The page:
Curling – a.k.a. shuffle board on ice – is a sport long dominated by Canadians. But in next week’s Olympic Games, Canada might cede its Olympic dominance to….China? Yes, to China. In fact, some would argue it already has – in women’s curling, China currently holds the world title. So it will be interesting to see China attempt to topple Canada while in Vancouver. On top of that, China’s curling coach, Dan Rafael, hails from Canada. Expect the Canadians to fight back with a vengeance.
The Chinese government puts a lot of stock in its athletes’ performances at the Olympics. During Beijing’s 2008 summer games, China won a total of 51 medals, with the U.S. in second place with less than 35. China will come nowhere near such numbers in the winter games, but it expects to take home more than the 11 medals it did after the 2006 Turin Winter Olympics. In addition to potentially winning gold in curling, China is expected to medal in freestyle skiing, snowboarding halfpipe, speed skating and pairs figure skating.
In the past 10 years, China has put a lot of capital – both financial and human – into its Olympic training programs. Chinese athletes are able to excel because all they do is practice; Olympic training is 100% subsidized by the government with the athletes receiving salaries from the state. Athletes are chosen at a young age and come of age in the countries sporting training centers. Usually, their education takes a back seat to their training.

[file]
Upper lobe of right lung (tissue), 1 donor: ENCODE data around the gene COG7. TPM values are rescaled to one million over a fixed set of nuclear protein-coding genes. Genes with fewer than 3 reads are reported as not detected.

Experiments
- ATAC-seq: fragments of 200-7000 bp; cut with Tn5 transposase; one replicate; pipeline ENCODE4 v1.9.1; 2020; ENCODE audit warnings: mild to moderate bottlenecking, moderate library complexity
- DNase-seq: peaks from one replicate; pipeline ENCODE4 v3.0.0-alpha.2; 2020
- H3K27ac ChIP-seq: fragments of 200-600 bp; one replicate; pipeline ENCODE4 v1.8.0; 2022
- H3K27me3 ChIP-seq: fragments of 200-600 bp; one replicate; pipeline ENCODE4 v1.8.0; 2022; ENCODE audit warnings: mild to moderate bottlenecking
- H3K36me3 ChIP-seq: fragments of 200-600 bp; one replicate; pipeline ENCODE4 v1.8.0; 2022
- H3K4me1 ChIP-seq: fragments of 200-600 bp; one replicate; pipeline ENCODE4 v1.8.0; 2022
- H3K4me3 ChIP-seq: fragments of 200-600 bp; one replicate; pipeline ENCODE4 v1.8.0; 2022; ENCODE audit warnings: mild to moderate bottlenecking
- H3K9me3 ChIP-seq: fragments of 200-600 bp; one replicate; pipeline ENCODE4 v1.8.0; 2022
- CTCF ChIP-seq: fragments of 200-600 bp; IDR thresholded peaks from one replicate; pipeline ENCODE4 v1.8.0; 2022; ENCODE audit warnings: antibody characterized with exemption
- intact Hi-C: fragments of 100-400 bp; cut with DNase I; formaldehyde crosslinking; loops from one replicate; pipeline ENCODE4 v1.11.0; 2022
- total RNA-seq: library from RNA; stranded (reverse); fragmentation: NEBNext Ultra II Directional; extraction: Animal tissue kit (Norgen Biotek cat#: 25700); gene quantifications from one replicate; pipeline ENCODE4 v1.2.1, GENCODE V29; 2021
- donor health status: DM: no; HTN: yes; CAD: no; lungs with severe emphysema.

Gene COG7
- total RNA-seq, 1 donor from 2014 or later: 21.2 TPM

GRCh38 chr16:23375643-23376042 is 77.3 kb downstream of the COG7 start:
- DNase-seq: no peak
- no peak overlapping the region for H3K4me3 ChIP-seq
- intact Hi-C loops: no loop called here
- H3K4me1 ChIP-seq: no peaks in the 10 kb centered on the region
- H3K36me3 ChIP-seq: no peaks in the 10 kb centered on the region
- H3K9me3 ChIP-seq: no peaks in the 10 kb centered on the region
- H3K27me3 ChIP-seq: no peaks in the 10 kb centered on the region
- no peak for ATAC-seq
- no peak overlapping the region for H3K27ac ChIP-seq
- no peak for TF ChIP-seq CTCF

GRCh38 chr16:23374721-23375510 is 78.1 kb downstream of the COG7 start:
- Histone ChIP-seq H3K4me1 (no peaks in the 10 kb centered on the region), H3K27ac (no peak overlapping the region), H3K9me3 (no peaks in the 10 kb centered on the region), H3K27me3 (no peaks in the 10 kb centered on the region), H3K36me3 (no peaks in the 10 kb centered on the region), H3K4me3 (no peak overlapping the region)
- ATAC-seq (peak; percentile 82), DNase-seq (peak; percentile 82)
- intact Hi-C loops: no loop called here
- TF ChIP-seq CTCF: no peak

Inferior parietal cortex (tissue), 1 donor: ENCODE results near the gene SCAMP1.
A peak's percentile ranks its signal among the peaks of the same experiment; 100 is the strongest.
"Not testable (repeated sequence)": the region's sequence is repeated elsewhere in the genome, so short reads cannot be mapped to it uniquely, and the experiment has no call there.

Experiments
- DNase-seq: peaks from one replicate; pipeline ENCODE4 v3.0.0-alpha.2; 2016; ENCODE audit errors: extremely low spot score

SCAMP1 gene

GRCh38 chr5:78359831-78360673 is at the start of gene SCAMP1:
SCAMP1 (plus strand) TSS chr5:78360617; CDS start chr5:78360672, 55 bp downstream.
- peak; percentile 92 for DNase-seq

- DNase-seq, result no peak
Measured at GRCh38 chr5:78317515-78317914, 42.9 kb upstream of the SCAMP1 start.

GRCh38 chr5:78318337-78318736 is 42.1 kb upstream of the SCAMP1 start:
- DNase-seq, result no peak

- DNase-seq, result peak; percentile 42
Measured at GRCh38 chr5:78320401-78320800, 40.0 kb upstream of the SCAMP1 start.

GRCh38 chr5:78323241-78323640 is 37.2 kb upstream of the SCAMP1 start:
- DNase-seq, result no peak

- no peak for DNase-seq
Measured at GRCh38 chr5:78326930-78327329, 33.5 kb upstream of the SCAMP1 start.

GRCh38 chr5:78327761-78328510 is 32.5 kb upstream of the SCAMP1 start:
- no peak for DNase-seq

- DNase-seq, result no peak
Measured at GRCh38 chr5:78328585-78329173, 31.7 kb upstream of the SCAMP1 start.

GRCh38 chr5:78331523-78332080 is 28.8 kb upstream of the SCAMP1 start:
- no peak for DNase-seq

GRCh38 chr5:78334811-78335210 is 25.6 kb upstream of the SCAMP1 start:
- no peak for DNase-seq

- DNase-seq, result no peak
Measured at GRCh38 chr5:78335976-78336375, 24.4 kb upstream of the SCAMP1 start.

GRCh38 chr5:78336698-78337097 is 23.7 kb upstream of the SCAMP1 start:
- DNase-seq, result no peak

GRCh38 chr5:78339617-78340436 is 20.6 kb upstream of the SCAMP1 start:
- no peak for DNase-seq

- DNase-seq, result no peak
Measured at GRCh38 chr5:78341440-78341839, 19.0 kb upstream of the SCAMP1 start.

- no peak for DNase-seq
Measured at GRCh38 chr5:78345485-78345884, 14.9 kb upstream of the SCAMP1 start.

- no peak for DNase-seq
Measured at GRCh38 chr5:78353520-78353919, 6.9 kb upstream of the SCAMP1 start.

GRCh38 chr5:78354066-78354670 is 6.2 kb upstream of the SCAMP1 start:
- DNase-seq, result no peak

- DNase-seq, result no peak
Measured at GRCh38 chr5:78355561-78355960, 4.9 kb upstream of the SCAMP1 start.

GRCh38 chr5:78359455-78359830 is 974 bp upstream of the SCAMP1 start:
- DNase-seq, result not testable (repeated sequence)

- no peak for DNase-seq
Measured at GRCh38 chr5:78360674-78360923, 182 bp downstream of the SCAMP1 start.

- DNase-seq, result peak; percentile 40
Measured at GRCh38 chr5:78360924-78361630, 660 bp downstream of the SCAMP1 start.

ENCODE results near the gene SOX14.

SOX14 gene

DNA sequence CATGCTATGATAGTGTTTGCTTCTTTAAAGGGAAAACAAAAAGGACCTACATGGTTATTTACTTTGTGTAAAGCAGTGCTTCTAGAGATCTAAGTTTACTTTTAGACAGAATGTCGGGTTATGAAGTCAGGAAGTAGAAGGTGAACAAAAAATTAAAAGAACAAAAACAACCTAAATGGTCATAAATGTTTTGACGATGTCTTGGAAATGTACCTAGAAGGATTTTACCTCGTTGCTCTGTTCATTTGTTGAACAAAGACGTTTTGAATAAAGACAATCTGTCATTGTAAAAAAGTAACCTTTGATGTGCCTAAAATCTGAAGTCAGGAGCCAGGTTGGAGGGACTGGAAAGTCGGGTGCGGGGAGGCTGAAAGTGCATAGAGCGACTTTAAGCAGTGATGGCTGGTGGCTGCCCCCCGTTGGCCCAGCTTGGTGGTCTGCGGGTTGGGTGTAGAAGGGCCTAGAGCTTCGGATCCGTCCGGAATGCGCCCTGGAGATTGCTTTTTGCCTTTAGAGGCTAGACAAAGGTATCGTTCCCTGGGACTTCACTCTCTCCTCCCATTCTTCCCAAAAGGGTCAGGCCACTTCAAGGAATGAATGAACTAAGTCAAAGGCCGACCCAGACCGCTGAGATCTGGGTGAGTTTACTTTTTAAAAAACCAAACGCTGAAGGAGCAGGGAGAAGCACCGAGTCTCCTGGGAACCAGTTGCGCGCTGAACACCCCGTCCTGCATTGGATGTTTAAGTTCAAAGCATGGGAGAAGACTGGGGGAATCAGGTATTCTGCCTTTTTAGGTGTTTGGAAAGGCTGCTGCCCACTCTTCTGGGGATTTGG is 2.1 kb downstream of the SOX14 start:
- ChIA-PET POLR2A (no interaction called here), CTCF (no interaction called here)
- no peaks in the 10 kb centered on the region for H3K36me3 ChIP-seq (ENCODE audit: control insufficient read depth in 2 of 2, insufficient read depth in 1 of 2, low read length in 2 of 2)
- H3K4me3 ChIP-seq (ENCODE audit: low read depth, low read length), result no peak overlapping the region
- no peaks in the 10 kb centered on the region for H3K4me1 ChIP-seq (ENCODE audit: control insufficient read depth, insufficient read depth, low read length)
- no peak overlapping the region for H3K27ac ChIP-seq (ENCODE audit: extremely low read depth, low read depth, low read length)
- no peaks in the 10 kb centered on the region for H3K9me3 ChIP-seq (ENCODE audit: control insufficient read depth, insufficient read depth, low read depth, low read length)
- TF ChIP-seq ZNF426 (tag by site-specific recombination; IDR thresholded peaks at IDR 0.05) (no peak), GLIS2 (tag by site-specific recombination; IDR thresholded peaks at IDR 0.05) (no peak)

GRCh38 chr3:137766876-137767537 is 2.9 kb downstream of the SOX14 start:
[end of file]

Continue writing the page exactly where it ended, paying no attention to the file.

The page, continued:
Why? Why should a country that still has a large number of people living in poverty, put so much money into Olympic sports? It’s a way for China to prove that it has “made it.” China’s rise does not come without baggage. After ruling Asia, if not the world, for much of its 2,000 year history, starting in 1800, China was brought to its knees by the Western powers, first with the British after the Opium Wars and then other foreign powers when China was divided in various spheres of influences. China has not forgotten this history and often brings it up – Chinese news reports about its Olympics exploits will mention that China is no longer the “sick man of Asia.” The Chinese government also uses this history to increasing nationalist pride among its people. It’s this nationalism that helps the Chinese Communist Party stay in power.
While some may be unsettled by China’s Olympic ambitions, others say, bring it on. Really, the Olympics has not been nearly as interesting in our post-Cold War world. Who can forget the sight of huge East German female swimmers? Or judges from Soviet-bloc nations voting against Western athletes? And the U.S. vs. U.S.S.R. hockey game? It was a time when people actually watched the Olympics and when medals won was more than a victory in a sport, it was a triumph of an ideology. Without the drama, intrigue and flaming of nationalist passions, what’s the point? Maybe now NBC will be able to turn a profit on its Olympic coverage.